And yet it is merely by calling “wages” by the fetish term “wage-slavery,” so that word denoting a free man selling the services of his labor now is associated with the connotation of a helpless victim of slavery, and similar verbal tricks, that the Marxists successfully convinced multitudes and myriads to support totalitarianism of unparalleled hellishness.

Cultural Marxists do the same for words that refer to sex, race, sexual perversion, politics and religion.

Merely inventing a Latinate word to refer to some normal and natural thing of which every sane man approves, and then associating psychopathology with that norm, one habituates the audience into reacting to the normal as is it is abnormal, and to the abnormal as if normal: Islamophobia, xenophobia, transphobia, homophobia, and on and on demonize fidelity, patriotism, decency and chastity as mental disorders, and apotheosize barbarism, treason, mental disorder, and moral abomination, such as jihad, globalism, gender dysphoria, sodomy, as normal, natural, brave, and admirable.

If there is any evidence that precision of speech, by itself, without some external (and usually religious) commitment to truth at any cost will oppose or counter this cult of malignant falsehood and self-deception, I have yet to see an iota.

There is no reason in theory why it should. A man can be a pervertarian or Marxist and use precise definitions as easily as an honest man, without the definitions being any more truthful, or the false statements being any less false, if false or meaningless qualifications are added. “I ate the moon in June” is not made more true by saying “I at the moon on the 24th day of June, exactly an hour after noon.”

So perhaps the theory of linguistic determinism, including Korzybski’s formulation of it, does not open the door to moral uprightness and mental clarity. Perhaps.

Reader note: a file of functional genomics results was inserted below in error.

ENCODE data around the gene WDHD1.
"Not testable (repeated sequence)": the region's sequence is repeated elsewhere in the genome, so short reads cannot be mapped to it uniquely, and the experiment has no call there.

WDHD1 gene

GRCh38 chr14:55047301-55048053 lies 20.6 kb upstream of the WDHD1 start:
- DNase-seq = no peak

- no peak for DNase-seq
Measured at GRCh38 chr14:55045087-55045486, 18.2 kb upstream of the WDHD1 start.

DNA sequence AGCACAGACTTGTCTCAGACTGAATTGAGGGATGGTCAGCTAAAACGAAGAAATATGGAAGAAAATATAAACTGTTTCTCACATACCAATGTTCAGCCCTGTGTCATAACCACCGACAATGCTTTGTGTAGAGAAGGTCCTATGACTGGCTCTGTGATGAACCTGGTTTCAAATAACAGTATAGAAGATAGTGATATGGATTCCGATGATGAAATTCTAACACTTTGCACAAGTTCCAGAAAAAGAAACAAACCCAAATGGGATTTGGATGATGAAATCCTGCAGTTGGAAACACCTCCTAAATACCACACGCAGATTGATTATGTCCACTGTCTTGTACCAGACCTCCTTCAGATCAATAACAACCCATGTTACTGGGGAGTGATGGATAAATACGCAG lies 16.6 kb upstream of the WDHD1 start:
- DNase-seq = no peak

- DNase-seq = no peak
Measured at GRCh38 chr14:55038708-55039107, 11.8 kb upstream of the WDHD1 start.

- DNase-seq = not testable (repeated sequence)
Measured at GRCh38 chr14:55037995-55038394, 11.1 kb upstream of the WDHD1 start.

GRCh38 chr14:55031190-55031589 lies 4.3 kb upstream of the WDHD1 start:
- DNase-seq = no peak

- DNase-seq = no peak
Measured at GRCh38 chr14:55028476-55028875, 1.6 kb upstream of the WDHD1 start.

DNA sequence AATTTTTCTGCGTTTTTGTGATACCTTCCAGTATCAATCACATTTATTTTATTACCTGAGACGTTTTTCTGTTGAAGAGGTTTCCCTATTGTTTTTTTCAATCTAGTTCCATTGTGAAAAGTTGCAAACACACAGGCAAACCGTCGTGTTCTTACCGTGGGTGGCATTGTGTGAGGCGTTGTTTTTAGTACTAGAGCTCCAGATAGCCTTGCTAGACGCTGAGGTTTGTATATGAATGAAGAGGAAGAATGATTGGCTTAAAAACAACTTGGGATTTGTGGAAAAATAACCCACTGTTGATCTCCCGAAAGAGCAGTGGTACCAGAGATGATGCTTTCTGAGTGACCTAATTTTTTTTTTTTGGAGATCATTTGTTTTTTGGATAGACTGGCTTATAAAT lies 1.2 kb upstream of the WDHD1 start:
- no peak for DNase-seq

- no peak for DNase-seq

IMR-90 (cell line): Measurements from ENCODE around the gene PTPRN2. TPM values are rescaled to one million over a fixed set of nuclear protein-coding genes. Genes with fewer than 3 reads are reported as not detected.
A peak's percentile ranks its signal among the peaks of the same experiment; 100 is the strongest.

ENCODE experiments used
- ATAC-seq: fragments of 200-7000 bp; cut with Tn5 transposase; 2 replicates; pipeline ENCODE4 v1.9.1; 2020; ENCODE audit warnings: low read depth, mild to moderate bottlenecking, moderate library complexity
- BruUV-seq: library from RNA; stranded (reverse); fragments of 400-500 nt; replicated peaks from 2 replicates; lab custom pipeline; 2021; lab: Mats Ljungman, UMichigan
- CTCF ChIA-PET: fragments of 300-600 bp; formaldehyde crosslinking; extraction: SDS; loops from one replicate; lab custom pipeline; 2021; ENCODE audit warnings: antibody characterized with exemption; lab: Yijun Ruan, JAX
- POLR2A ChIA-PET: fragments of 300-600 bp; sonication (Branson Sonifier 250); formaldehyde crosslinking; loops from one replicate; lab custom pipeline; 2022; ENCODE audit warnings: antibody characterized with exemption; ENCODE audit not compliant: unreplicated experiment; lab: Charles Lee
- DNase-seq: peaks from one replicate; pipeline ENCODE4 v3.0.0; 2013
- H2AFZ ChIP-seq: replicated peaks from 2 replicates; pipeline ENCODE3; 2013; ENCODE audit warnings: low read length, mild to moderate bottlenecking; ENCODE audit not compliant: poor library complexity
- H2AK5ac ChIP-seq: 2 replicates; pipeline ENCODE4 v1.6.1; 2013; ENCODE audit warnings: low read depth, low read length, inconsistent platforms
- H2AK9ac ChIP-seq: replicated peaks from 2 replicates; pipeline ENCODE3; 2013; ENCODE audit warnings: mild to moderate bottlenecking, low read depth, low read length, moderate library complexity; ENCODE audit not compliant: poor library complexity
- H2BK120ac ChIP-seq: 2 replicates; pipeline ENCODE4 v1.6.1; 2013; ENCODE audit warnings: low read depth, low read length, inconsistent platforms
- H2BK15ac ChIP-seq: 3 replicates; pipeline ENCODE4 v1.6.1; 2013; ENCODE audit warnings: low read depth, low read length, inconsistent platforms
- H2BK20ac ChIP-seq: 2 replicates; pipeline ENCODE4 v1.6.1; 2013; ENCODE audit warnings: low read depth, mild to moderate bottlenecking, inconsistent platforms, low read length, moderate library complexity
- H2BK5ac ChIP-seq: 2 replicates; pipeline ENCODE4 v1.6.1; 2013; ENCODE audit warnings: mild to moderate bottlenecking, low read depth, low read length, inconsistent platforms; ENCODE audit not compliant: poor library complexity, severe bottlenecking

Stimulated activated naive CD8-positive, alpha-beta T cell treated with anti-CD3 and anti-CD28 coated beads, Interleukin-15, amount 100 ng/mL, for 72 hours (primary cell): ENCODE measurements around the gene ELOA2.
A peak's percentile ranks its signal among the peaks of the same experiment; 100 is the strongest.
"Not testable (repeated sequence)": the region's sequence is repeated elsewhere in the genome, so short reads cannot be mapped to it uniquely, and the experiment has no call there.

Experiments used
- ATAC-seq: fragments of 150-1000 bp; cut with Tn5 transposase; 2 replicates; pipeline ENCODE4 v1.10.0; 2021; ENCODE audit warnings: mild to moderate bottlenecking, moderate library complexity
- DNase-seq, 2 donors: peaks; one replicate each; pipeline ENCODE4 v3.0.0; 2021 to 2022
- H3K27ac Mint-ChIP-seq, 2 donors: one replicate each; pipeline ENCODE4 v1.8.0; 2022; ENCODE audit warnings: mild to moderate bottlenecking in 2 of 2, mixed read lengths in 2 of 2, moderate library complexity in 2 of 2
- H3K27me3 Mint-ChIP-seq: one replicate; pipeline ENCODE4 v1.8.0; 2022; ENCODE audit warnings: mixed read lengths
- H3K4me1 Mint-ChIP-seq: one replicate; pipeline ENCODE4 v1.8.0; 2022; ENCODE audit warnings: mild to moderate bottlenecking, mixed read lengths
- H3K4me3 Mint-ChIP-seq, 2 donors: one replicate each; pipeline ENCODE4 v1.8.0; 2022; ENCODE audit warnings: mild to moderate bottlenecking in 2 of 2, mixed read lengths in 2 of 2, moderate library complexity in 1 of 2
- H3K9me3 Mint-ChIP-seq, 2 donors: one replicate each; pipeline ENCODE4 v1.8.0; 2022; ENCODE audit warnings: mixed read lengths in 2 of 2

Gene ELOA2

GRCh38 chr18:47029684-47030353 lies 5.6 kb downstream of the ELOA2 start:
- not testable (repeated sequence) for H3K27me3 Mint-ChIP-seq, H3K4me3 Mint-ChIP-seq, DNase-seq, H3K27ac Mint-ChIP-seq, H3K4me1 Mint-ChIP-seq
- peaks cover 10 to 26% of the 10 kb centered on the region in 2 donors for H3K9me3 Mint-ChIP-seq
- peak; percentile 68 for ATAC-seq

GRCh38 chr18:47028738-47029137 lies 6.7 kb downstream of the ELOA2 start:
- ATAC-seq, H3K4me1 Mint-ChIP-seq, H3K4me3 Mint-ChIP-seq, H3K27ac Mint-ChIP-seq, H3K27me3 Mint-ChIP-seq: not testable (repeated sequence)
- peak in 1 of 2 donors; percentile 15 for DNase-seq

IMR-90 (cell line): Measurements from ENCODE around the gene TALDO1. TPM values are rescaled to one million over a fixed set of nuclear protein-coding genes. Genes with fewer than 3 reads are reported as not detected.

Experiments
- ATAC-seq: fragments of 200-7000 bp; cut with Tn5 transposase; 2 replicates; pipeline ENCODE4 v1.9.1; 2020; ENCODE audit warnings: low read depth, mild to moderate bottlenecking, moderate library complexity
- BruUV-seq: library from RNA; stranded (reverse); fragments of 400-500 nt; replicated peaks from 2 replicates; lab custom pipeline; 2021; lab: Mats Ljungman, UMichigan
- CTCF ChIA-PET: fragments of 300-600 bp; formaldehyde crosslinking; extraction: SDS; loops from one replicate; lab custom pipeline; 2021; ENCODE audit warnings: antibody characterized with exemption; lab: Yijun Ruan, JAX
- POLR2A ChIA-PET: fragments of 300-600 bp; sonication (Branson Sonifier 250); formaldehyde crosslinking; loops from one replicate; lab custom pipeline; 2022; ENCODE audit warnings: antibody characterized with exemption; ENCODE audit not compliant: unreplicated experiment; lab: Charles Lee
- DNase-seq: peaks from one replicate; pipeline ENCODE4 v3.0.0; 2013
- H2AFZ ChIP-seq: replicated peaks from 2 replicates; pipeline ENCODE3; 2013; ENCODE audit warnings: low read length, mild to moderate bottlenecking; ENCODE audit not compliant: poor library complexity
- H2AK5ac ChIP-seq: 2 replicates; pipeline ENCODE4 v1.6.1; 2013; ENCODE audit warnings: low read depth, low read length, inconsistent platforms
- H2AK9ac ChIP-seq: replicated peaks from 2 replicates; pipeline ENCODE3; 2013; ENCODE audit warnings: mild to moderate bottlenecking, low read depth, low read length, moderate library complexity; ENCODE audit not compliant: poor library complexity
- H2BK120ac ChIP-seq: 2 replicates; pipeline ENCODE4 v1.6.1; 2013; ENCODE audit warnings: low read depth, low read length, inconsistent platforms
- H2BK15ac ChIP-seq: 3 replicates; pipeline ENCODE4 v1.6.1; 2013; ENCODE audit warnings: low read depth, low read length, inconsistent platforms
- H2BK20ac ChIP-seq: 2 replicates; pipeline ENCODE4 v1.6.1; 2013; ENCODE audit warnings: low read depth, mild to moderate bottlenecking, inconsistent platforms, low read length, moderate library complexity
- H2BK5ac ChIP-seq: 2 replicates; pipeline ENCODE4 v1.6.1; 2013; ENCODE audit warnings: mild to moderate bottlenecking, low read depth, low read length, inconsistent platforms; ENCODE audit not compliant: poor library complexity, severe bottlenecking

But it does open the temptation to social engineering, that is, by controlling speech, one controls thought. Such is the point and purpose of the Newspeak hypothesized by Orwell in his chilling dystopia, and such is the point and purpose of the sillier but deadlier real-life version of Newspeak known as political correctness or wokeness.

Political Correctness is based on the unarticulated assumption that words have no intrinsic meaning. They are merely weapons to be used as best serves the party in power to maintain its power, and by revolutionaries to achieve power. No words are ever used to communicate between parties, since (according to the theory behind Political Correctness) all parties exist in a state of mutual warfare and mutual incomprehension where no communication between the two parties, no negotiation, no surrender terms, are possible or desirable.

The idea that reality is severed from awareness by layers of abstraction, or, as Kant would have it, that noumenal reality is forever severed from phenomenal, naturally suggests that reality is not reality, but merely opinion, delusion, fabricated perhaps by the individual, perhaps by the  consensus to which he ascribes, or to which he belongs.

If so, the basic reality of language evaporates. In reality, all objects, are individual and distinct, so that one cannot step in the same river twice; but all objects participate in Platonic forms which make them distinct from each other, so that all rivers can correctly be called by the same one word, whenever a large volume of water runs in a channel.

Words therefore always refer, not to an object, but to a set of objects. If we see a red ball and a red block, a blue ball and a blue lake, the word ball correctly refers to the first and third, whereas the word blue refers to the third and fourth object. The essential property of the first two is their redness, of the second two their blueness, and of the first and third their round shape.